Plastic pollution makes climate change worse – they must be tackled in unison to save marine life.
That’s the claim of a new report from Zoological Society London (ZSL) and Bangor University, which has found three significant ways that the two are connected.
It cites plastic’s contribution to greenhouse gas (GHG) emissions throughout its lifecycle, the fact that extreme weather events such as floods carry and disperse plastic waste and the detrimental effect both climate change and plastic pollution have on the lives of marine animals.
The report stresses the devastating impact of plastic pollution on marine biodiversity, with animals ingesting plastic bags and microplastics polluting habitats.
The melting of sea ice due to climate change has also been linked to an increase in plastic pollution, as the ice works as a trap for microplastics but if it melts away these will all enter the Earth’s oceans.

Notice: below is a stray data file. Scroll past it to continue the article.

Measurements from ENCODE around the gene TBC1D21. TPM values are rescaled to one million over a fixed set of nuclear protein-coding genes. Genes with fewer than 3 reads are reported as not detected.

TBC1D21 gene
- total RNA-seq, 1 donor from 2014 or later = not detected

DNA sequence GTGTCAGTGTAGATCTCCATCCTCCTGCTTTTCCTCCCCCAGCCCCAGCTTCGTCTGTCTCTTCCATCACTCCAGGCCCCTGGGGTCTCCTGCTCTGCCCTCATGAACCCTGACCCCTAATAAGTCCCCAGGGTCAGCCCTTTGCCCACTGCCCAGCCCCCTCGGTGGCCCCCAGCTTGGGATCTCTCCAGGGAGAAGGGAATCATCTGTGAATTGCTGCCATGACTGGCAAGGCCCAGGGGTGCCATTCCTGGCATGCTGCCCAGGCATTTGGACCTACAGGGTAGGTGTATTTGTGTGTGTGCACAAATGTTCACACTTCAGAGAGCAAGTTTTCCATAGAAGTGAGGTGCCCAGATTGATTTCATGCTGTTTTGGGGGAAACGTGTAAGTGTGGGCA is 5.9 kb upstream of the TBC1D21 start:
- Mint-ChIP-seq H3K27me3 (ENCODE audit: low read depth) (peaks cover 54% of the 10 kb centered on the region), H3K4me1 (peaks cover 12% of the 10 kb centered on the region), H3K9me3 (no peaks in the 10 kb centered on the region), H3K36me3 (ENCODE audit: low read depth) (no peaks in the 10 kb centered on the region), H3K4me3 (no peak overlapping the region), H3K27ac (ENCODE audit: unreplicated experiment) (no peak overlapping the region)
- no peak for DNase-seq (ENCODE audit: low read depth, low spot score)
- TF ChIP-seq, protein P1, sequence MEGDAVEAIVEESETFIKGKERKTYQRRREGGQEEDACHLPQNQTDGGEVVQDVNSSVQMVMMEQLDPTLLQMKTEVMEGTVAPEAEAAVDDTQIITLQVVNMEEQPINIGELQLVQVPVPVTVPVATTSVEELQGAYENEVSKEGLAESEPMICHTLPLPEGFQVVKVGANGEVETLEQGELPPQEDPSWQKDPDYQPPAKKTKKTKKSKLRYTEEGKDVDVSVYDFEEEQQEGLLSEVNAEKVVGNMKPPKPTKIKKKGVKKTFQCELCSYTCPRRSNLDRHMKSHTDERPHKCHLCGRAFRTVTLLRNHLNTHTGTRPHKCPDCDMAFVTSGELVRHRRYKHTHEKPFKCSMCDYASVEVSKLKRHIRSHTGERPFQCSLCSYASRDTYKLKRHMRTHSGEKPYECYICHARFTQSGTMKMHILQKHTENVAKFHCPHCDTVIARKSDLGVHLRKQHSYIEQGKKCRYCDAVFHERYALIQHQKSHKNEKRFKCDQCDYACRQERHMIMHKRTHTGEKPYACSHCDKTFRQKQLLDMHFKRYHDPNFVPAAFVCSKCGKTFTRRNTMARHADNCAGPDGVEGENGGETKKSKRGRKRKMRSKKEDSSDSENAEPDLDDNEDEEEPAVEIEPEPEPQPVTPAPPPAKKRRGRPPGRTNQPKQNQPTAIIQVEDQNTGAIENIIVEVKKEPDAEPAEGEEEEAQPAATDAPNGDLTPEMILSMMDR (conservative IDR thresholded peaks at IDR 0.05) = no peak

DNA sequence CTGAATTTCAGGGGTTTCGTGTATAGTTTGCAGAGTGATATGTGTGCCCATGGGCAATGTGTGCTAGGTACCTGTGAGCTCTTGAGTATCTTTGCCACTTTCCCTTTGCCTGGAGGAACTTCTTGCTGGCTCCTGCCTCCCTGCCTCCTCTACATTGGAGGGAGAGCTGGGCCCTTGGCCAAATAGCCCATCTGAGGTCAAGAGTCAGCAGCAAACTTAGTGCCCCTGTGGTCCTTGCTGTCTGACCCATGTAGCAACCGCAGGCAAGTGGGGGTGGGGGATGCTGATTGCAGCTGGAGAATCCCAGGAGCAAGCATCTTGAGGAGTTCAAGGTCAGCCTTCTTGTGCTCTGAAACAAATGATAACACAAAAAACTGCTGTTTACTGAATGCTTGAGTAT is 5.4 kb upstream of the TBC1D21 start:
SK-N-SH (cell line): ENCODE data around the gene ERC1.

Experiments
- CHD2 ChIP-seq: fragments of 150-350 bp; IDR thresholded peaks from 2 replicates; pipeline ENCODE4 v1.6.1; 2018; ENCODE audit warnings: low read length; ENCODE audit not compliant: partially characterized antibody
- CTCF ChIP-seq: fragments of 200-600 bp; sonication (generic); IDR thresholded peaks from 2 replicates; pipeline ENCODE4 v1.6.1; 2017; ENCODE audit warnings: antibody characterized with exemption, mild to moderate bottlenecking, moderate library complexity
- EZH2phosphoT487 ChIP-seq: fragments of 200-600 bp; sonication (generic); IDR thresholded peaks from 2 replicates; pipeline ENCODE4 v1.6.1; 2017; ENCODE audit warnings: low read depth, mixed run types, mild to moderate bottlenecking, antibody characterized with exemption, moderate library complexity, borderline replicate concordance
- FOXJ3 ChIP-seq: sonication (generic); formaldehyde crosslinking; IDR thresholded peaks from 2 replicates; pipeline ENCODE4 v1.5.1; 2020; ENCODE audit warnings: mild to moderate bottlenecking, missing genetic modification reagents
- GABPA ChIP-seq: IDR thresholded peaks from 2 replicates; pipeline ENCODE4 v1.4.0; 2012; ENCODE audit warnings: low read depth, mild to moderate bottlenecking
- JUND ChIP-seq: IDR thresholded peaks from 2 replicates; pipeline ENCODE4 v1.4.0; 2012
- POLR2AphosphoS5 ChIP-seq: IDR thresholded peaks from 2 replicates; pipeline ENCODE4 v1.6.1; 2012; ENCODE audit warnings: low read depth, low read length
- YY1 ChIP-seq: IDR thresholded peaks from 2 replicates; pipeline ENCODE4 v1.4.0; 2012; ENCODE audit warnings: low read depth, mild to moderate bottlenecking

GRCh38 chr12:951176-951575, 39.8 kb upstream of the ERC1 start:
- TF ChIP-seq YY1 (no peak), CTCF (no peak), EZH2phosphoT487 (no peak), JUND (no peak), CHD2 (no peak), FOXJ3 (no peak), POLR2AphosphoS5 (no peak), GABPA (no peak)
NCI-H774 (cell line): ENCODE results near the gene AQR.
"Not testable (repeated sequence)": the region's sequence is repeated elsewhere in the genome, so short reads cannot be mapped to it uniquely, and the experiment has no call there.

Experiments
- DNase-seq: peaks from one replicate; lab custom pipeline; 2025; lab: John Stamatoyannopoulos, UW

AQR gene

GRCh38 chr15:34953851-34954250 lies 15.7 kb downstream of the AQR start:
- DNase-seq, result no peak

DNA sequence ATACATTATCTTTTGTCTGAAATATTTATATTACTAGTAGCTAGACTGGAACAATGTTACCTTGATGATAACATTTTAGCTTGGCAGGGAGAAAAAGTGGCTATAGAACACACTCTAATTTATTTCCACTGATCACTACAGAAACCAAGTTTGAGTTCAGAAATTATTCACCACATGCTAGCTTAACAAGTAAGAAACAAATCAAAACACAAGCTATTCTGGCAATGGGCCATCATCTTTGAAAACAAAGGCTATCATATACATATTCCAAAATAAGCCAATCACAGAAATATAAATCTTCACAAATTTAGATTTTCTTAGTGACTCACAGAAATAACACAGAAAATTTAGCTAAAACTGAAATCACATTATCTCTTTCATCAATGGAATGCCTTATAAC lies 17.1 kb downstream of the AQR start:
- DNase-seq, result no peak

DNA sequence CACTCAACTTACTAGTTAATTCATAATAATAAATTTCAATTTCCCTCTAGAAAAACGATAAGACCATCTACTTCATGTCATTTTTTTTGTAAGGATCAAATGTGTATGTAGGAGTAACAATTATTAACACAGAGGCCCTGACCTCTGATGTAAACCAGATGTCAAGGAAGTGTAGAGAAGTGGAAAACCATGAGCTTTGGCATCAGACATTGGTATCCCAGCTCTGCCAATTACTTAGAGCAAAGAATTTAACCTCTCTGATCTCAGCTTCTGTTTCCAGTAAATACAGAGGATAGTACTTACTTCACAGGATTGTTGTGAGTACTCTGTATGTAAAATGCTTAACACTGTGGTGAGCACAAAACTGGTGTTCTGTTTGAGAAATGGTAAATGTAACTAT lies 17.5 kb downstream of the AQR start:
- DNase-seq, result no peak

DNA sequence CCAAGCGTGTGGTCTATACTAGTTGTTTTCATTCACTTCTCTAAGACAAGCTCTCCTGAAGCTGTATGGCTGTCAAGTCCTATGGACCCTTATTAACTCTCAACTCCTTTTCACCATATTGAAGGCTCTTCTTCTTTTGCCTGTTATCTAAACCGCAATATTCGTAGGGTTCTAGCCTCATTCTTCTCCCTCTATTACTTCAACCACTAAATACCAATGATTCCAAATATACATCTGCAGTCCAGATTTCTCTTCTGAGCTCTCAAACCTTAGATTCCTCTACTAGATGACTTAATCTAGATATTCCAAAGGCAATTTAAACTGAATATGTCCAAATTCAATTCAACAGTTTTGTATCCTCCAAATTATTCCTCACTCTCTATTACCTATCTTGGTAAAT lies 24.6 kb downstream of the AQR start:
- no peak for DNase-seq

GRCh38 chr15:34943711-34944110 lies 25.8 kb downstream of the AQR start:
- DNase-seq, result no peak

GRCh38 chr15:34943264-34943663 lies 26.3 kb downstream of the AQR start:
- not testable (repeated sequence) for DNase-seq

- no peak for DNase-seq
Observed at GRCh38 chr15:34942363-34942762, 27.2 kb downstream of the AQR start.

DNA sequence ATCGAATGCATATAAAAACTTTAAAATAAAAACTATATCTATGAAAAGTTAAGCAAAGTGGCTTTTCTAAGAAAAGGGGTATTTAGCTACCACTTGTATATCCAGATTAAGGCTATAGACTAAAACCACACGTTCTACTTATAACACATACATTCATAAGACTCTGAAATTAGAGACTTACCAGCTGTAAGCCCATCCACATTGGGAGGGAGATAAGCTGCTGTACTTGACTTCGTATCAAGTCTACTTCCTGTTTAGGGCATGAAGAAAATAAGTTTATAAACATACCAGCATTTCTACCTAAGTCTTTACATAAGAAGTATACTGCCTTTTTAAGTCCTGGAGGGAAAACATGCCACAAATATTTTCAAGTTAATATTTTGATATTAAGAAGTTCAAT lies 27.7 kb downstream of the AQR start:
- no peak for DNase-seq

The study raises the point that the two issues are far too commonly considered separate or competing issues when they should be one and the same.
Professor Heather Koldeway, Senior Technical Specialist at ZSL, commented: “Climate change is undoubtedly one of the most critical global threats of our time. Plastic pollution is also having a global impact – from the top of Mount Everest to the deepest parts of our ocean.
“Both are having a detrimental effect on ocean biodiversity; with climate change heating ocean temperatures and bleaching coral reefs, to plastic damaging habitats and causing fatalities among marine species.
“The compounding impact of both crises just exacerbates the problem. It’s not a case of debating which issue is most important, it’s recognising that the two crises are interconnected and require joint solutions.”
ZSL has stated that it is “urging world governments and policy makers to put nature at the heart of all decision making in order to jointly tackle the combined global threats of climate change and biodiversity loss and will be calling on leaders to make this commitment at COP26 in Glasgow in November.”